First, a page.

More from this Author
- March 11, 2011
- February 28, 2011
- January 13, 2011
- January 5, 2011
The world is undergoing massive changes at a torrid pace. The pace and magnitude of these changes is greater than humanity has ever known. With these changes come great opportunities and great challenges that will have to be confronted.
Perhaps the greatest challenge of all is the most basic — feeding ourselves.
Rising world populations and increased urbanization are creating a huge strain on the world’s food supply. As standards of living continue rising in the world’s most populated areas, like China and India, so does the demand for a wider variety of food. In fact, the World Bank is projecting that worldwide demand for food will increase 50% from current levels by 2030.
At the same time, fresh water and arable land are becoming increasingly scarce. The dynamics are producing upward pressure on food prices as well as the urgent necessity to develop technological advances that will produce more and better food supplies.
While long-term fundamentals are in place, the Daxglobal Agribusiness Index (a worldwide index of agriculture stocks) has posted a negative return in the past three years. But things are changing fast. The index has caught fire and soared more than 50% just since July.
Agricultural commodity prices have absolutely taken off. Corn and wheat have surged because of bad weather adding to already tight supplies, as well as currency devaluations and a weaker dollar. However, while short-term price fluctuations can be fickle and affect prices either way, several factors will contribute to what should be a huge bull market in agriculture stocks in the next decade.
Growing emerging market populations with increasingly Westernized appetites are the primary driver of worldwide food demand. Consider this: an increasing percentage of world food consumption is meat, which exponentially increases grain demand (it requires at least seven pounds of grain to produce one pound of beef protein.) In China alone, annual per capita meat consumption has increased 150%, from 44 lbs in 1980 to 110 lbs in 2007. In fact, The World Bank estimates that worldwide meat demand will increase by 85% from current levels in the next 10 years alone, putting enormous pressure on the world’s grain supply.
Biofuel production (which can include corn, maize, sugar cane or vegetable oil) has increased in recent years. [See Game-Changing Stocks editor Andy Obermueller's recent article about profiting from biofuel] This use of food to produce energy has put further pressure on the world’s food supply. Many experts believe that placing energy markets in competition with food markets for scarce arable land will inevitably result in higher food prices. A 2008 World Bank research paper concluded that “…large increases in biofuels production in the United States and Europe are the main reason behind the steep rise in global food prices”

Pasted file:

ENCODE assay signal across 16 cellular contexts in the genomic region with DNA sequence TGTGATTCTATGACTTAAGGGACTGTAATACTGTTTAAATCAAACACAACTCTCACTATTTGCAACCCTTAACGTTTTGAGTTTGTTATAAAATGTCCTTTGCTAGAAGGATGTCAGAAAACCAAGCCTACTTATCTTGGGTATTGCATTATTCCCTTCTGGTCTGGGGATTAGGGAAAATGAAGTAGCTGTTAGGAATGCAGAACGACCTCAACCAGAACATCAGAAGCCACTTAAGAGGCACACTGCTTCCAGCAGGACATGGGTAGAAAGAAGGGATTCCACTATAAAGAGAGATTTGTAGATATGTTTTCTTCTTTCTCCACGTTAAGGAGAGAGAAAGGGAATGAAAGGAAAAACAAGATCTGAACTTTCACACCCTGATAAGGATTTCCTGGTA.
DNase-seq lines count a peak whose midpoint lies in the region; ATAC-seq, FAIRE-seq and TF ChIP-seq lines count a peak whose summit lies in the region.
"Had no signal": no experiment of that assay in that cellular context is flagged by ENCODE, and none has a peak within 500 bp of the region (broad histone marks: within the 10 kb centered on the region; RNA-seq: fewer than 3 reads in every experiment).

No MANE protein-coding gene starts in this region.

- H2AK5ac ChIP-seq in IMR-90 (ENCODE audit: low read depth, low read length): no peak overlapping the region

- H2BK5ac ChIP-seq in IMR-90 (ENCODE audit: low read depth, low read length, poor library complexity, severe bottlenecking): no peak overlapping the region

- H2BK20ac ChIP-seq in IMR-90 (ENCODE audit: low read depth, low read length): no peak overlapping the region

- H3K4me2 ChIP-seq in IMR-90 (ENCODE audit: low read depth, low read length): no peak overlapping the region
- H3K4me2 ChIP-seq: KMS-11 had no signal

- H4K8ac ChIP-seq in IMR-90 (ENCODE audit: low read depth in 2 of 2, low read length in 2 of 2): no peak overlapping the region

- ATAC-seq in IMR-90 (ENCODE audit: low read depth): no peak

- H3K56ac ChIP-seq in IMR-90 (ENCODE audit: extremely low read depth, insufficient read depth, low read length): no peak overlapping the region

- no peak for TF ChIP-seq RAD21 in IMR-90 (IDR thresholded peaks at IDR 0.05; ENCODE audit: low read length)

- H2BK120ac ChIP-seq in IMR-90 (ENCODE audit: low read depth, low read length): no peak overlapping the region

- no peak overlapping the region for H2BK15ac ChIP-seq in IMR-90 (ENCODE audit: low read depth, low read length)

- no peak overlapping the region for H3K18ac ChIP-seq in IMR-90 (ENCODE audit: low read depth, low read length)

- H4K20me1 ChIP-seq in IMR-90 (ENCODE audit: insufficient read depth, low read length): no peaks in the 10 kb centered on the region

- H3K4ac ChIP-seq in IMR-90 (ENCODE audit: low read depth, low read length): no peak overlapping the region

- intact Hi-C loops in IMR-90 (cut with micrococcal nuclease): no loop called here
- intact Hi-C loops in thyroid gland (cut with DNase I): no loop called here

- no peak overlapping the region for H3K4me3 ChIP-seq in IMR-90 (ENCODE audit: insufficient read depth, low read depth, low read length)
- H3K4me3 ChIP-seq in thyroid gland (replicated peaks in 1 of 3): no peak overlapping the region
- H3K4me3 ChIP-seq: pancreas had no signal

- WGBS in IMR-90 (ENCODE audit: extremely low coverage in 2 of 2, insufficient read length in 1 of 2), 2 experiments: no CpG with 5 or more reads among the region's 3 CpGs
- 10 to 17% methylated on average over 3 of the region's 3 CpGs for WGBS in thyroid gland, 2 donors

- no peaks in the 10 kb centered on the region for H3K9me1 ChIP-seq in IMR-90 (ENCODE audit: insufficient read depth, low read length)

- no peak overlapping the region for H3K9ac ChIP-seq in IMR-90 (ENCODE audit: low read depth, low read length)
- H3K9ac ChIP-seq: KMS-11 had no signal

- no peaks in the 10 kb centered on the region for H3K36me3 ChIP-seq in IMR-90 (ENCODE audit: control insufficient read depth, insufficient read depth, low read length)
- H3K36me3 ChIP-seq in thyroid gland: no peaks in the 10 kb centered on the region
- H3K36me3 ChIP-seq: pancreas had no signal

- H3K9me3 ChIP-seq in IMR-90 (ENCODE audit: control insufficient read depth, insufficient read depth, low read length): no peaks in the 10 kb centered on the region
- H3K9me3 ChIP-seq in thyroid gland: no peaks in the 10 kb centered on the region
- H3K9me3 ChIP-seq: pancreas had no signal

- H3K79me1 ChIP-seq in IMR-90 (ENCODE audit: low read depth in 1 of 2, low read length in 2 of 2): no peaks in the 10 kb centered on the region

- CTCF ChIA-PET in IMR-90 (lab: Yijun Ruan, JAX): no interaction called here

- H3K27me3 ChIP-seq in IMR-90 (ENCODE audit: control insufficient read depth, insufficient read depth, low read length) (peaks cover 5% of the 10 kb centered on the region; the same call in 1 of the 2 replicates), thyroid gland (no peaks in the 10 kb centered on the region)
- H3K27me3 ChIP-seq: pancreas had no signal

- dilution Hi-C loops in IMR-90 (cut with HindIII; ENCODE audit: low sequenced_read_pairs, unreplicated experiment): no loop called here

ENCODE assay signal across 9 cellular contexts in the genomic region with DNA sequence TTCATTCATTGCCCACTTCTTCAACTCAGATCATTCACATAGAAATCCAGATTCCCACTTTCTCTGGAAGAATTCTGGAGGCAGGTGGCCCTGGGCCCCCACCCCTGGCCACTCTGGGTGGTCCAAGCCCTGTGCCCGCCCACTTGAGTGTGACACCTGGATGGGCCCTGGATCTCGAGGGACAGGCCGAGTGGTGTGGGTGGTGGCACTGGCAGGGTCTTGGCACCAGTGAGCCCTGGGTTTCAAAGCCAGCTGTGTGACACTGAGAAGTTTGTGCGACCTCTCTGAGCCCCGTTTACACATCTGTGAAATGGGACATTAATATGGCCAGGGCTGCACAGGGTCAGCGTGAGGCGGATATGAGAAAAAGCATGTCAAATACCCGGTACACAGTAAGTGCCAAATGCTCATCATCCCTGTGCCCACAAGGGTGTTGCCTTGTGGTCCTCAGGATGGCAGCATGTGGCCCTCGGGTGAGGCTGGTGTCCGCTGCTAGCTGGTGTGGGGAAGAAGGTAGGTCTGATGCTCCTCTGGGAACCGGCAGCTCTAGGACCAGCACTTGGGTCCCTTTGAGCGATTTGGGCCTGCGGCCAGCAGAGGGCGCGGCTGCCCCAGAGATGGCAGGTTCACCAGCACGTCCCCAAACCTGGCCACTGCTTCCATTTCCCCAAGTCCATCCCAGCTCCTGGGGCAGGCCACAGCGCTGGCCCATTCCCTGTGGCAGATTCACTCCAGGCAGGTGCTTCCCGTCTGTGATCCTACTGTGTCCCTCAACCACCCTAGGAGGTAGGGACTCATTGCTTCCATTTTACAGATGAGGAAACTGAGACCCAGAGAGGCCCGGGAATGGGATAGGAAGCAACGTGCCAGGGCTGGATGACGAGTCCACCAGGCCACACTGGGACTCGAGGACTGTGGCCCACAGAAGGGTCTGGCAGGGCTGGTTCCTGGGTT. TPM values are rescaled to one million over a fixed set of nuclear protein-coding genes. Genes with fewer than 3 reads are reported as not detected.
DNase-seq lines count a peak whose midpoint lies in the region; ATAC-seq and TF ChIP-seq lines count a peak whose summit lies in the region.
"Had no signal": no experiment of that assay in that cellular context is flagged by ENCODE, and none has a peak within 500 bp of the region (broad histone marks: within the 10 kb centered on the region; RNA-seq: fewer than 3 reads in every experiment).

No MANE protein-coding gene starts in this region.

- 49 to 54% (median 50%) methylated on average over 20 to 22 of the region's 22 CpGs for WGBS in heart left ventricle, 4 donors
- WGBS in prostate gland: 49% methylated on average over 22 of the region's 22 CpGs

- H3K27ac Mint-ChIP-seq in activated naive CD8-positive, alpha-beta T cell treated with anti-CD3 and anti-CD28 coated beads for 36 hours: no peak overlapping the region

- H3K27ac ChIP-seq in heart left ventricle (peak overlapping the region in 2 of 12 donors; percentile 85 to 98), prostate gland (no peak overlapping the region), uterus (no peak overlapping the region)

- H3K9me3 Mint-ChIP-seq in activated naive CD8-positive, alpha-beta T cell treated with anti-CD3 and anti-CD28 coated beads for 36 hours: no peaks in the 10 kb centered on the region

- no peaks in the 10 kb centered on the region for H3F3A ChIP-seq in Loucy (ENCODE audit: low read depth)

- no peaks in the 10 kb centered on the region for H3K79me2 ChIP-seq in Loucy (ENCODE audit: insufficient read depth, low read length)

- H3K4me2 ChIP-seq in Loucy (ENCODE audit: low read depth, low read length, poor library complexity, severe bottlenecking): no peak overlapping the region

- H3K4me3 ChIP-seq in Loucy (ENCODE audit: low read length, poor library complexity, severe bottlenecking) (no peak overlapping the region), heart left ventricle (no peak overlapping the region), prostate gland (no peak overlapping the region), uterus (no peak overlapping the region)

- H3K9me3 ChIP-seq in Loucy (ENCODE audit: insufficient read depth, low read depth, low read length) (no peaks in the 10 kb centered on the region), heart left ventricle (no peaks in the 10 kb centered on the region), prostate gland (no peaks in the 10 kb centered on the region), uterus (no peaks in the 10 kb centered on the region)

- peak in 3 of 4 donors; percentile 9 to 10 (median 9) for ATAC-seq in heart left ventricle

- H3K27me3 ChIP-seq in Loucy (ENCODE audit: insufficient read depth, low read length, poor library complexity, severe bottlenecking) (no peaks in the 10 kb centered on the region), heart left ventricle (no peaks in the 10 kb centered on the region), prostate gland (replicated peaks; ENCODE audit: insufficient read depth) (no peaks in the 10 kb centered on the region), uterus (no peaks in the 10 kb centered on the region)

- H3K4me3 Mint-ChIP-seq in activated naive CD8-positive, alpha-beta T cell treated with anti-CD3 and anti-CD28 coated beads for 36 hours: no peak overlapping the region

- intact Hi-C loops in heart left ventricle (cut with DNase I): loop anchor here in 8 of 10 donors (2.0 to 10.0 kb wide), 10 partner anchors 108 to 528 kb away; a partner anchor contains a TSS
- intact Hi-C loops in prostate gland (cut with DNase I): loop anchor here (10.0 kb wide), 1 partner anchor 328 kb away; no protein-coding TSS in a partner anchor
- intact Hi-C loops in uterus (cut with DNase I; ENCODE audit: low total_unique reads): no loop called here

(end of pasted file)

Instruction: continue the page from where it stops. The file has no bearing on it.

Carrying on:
Food and agricultural inputs (including seeds and fertilizer) are tangible goods that should maintain value during times of inflation. In addition to all the other dynamics in agriculture’s favor, the sector is also an excellent hedge against inflation and falling dollar values.
How to profit
There are several ways for investors to play agriculture. The PowerShares DB Agriculture Fund (NYSE: DBA), which buys futures contracts of agricultural commodities including corn, wheat, sugar and soybeans is a way to play agriculture as a commodity and take advantage of rising prices. Other plays involve companies that are in the business of agriculture. The Market Vectors Agribusiness ETF (NYSE: MOO) holds 47 positions in some of the largest agricultural companies in the world. Top positions include Canadian fertilizer and feed producer Potash Corp. of Saskatchewan (NYSE: POT), seed and pesticide giant Monsanto (NYSE: MON), and farming equipment maker Deere and Co. (NYSE: DE).
Action to Take –> Supply and demand factors as well as a weaker dollar are creating the perfect storm for agriculture stocks. The raging bull market has already commenced and will likely continue for the rest of this decade — and perhaps beyond. However, agriculture stock prices have moved up so fast in the past several months that investors should wait to buy the ETF or individual players on the next pullback in the sector.
Rock Star Wealth Without Singing A Note?
The rock star Bono, lead singer for mega group U2, recently pocketed an estimated $10 million thanks to a little-known underground stock market. That's more money than his band generates by playing a sold-out rock show in front of 90,000 people. Click here to see how you can access this market too.